University of Wisconsin-Madison Teaching Assistants’ Association and Madison Teachers Incorporated, among other unions, organized a rally of about 100 people Thursday to commemorate the second anniversary of the 2011 Capitol protests and call for solidarity against current and impending union and education issues they say Gov. Scott Walker’s leadership created.
The rally began on Library Mall in the late afternoon, with participants, including a number of UW-Madison students, sporting anti-Walker and pro-union signs. Ralliers started walking down State Street at approximately 5 p.m. to meet representatives from MTI at the state Capitol for solidarity singalongs and a candlelight vigil.
The protesters made their way down State Street alternately taking up call and response chants. A few supporters joined from the sidewalk before the ralliers ended their march at the Capitol while singing “Solidarity Forever” to the tune of “Battle Hymn of the Republic.”
Volunteers in red MTI hats passed out hand-held candles and as darkness set in, people passed lighters to start “The Fire Still Burns Vigil” to represent the protesters’ continued work against Walker. The Capitol steps were quickly engulfed with flickering candles and anti-Walker protest songs.
Charity Schmidt, co-president of the TAA, said the rally was held to reunite many of the people who started the first Capitol protests two years ago. Schmidt also said she hopes the rally brought attention to recent cuts to statewide education, specifically at the expense of liberal arts and humanities, as well as limits on TAA collective bargaining for better wages.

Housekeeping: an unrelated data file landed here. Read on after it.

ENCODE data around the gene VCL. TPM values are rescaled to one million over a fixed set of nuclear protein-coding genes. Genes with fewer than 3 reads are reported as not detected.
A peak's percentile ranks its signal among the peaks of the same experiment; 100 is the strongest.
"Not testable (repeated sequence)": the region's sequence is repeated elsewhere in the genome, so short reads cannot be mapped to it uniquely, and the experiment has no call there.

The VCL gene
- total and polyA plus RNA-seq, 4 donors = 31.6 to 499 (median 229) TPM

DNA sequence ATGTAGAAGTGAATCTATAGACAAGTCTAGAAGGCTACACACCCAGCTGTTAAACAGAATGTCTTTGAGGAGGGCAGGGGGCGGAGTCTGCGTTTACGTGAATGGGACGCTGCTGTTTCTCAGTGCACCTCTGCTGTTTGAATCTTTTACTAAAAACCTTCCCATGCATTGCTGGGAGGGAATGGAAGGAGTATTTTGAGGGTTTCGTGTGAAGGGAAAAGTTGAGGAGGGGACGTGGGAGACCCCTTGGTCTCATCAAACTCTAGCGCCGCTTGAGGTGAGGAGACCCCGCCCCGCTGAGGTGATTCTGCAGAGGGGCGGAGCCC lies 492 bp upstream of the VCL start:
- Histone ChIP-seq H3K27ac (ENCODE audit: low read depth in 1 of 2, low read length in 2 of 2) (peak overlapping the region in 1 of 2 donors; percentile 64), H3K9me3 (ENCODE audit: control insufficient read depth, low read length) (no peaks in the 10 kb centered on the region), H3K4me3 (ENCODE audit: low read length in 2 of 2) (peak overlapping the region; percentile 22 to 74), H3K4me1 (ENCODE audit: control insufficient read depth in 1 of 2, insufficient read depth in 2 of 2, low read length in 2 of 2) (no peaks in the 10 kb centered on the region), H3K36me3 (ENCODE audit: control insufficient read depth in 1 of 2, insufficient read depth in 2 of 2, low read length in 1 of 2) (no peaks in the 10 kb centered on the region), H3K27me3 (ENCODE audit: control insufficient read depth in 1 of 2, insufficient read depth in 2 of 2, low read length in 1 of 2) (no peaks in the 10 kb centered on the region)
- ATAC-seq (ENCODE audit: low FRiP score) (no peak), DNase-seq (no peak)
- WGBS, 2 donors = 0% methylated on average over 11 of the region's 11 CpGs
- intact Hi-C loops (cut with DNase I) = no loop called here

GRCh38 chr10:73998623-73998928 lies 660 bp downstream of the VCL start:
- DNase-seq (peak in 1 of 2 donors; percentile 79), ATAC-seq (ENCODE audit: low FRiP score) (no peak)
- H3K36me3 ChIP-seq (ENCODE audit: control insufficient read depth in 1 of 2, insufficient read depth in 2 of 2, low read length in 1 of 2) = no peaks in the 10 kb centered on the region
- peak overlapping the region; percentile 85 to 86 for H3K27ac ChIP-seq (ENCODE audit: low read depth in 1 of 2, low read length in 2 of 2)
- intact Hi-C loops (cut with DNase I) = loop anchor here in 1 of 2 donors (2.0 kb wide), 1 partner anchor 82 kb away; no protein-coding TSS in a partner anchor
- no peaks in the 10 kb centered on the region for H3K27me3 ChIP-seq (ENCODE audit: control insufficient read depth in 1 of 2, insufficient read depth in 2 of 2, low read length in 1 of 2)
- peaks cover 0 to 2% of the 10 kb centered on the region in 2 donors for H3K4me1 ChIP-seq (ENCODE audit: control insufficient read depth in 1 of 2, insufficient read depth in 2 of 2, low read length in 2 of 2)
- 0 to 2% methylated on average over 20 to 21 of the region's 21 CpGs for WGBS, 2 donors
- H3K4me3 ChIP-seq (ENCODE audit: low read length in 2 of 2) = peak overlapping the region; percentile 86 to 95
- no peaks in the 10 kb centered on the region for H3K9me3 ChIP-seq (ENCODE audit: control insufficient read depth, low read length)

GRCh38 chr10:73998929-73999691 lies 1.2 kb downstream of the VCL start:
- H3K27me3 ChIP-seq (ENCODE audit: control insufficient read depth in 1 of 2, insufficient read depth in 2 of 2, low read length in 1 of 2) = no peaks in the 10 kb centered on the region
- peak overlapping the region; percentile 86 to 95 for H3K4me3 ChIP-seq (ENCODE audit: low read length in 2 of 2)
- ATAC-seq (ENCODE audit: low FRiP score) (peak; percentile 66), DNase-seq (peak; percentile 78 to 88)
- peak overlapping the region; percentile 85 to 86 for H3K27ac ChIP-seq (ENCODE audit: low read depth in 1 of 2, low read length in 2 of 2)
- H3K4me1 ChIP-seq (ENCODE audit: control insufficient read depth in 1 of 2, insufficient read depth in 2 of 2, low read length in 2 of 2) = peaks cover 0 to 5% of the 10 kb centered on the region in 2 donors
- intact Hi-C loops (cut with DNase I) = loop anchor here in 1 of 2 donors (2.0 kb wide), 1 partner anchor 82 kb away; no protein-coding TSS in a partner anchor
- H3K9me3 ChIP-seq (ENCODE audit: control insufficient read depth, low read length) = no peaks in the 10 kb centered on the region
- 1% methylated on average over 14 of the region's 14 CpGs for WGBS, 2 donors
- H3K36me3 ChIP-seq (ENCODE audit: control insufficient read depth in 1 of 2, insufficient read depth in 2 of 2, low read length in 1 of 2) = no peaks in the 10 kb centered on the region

“If you ask corporations what they want in their workforce, they want a strong liberal education,” Schmidt said. “It’s one more example of how disconnected [Walker] is to the needs of Wisconsin.”
Kerry Motoviloff, president of MTI, said she hoped the event would draw attention to lingering state problems like a limited education budget and the successes unions have recently had in broadening voter access and voting rights.
“I think the university is looking at more [budget] cuts, and how they’ll manage that I have no idea,” Motoviloff said. “Any cuts at this point will directly impact the quality of education in any classroom.”